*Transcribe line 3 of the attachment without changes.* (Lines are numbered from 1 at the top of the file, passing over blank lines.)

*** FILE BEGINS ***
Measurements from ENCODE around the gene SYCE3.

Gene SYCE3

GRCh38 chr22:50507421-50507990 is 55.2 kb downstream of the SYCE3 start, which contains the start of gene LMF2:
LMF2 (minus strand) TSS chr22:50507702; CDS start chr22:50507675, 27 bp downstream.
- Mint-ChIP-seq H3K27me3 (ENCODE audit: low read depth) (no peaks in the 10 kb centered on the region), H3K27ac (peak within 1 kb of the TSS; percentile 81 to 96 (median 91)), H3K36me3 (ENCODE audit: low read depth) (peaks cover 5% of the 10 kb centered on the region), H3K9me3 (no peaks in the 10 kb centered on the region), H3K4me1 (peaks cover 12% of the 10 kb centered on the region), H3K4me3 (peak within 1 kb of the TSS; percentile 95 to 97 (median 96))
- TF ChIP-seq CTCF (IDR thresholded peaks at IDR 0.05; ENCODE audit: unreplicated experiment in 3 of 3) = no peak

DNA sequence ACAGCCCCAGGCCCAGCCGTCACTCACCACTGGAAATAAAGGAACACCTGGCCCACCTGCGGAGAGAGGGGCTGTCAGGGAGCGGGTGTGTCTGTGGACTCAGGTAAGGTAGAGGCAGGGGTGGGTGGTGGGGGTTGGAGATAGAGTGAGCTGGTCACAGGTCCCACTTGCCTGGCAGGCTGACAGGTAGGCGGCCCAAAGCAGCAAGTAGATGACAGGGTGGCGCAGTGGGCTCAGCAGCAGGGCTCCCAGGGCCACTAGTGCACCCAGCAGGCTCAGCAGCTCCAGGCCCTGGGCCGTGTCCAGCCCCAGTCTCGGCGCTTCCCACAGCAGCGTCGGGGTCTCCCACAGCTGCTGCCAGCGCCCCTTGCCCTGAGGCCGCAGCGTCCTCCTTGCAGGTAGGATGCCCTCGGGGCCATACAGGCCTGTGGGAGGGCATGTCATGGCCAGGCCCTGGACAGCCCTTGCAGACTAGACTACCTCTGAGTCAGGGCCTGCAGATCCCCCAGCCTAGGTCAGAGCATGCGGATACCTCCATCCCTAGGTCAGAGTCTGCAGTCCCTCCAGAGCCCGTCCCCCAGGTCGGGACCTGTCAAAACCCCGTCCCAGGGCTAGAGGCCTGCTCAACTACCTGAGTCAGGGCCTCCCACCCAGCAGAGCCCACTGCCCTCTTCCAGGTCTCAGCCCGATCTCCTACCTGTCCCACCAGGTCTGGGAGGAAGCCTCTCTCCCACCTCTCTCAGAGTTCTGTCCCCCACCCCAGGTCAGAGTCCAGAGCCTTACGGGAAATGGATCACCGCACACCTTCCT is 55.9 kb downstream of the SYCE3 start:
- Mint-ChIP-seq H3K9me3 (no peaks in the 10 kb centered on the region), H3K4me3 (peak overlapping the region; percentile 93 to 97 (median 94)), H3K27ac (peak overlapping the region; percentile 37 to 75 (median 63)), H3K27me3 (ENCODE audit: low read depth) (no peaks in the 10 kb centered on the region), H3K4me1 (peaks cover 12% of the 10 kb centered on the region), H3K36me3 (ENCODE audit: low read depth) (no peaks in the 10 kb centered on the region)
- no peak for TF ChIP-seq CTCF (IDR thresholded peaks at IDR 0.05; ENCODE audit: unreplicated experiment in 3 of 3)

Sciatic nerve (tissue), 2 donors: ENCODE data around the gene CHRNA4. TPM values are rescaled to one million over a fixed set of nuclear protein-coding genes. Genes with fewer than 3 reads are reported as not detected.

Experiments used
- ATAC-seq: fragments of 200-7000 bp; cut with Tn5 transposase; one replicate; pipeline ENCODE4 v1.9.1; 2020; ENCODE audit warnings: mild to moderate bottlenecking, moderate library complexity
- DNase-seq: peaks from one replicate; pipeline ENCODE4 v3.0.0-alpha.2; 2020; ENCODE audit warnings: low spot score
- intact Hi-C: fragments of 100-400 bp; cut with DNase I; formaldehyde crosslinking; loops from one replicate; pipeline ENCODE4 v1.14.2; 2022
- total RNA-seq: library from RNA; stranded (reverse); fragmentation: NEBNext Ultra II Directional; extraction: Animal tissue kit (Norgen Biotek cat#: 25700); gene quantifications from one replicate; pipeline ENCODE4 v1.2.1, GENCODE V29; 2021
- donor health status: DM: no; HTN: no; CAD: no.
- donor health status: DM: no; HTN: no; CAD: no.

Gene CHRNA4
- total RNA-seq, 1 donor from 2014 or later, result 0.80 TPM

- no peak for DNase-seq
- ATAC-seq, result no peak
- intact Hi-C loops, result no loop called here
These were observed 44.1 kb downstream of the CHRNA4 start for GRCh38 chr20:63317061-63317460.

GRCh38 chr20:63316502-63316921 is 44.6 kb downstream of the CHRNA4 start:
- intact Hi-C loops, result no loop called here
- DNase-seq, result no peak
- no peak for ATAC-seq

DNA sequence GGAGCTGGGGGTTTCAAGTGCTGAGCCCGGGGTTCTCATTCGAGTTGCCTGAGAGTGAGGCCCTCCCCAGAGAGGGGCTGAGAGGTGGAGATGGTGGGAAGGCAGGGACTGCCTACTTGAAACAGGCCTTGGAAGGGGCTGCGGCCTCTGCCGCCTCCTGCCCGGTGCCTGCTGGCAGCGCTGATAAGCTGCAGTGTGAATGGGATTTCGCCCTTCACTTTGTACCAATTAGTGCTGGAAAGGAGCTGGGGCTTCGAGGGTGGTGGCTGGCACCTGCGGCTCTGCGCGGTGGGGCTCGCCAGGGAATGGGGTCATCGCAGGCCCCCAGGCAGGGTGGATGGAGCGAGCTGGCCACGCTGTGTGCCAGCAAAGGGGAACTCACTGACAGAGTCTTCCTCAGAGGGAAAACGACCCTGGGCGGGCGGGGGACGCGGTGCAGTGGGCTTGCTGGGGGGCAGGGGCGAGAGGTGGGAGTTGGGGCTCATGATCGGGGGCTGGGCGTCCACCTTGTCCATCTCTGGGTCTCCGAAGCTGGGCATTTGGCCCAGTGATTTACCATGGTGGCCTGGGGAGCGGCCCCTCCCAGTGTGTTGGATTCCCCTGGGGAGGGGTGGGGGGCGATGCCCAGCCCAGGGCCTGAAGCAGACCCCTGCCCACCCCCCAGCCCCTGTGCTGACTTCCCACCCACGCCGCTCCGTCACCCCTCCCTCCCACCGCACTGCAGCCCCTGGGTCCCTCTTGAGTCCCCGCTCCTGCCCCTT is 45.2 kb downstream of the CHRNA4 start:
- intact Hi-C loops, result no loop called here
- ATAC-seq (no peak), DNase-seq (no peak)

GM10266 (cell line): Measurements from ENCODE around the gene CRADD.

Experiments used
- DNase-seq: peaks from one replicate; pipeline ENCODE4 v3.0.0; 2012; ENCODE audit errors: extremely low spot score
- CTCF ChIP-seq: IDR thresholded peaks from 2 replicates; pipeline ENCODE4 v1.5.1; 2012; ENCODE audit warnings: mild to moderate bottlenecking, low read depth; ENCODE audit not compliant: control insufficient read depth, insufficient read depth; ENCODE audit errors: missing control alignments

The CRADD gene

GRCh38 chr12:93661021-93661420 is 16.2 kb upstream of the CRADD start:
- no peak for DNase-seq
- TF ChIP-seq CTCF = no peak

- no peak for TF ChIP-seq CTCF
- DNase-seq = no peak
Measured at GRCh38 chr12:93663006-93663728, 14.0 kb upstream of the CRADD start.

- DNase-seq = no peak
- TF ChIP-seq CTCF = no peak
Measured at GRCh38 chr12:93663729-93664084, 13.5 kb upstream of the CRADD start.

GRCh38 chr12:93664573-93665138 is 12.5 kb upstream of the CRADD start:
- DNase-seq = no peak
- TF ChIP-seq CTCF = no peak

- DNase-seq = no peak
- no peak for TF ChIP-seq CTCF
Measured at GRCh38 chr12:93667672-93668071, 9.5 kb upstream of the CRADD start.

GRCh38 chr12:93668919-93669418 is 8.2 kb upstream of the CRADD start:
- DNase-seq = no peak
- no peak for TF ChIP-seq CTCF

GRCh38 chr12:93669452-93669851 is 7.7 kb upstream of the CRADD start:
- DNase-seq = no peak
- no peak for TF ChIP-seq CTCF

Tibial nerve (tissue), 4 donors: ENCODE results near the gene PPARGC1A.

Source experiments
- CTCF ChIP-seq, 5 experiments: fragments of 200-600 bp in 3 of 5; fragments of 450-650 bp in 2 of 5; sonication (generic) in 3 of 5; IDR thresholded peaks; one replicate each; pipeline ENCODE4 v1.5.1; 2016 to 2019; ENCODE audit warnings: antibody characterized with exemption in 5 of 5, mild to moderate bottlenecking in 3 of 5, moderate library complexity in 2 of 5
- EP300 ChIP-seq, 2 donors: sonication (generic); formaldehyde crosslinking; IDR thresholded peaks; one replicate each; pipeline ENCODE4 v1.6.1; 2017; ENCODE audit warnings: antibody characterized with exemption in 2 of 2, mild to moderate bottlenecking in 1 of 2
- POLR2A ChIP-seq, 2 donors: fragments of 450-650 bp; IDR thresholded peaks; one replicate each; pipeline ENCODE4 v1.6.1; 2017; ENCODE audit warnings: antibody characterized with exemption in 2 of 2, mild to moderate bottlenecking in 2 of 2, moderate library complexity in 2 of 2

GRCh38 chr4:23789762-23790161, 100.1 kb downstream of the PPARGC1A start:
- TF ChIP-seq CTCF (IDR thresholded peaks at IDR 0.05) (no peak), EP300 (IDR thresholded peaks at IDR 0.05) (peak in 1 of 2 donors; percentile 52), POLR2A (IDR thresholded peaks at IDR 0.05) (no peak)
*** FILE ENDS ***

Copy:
GRCh38 chr22:50507421-50507990 is 55.2 kb downstream of the SYCE3 start, which contains the start of gene LMF2: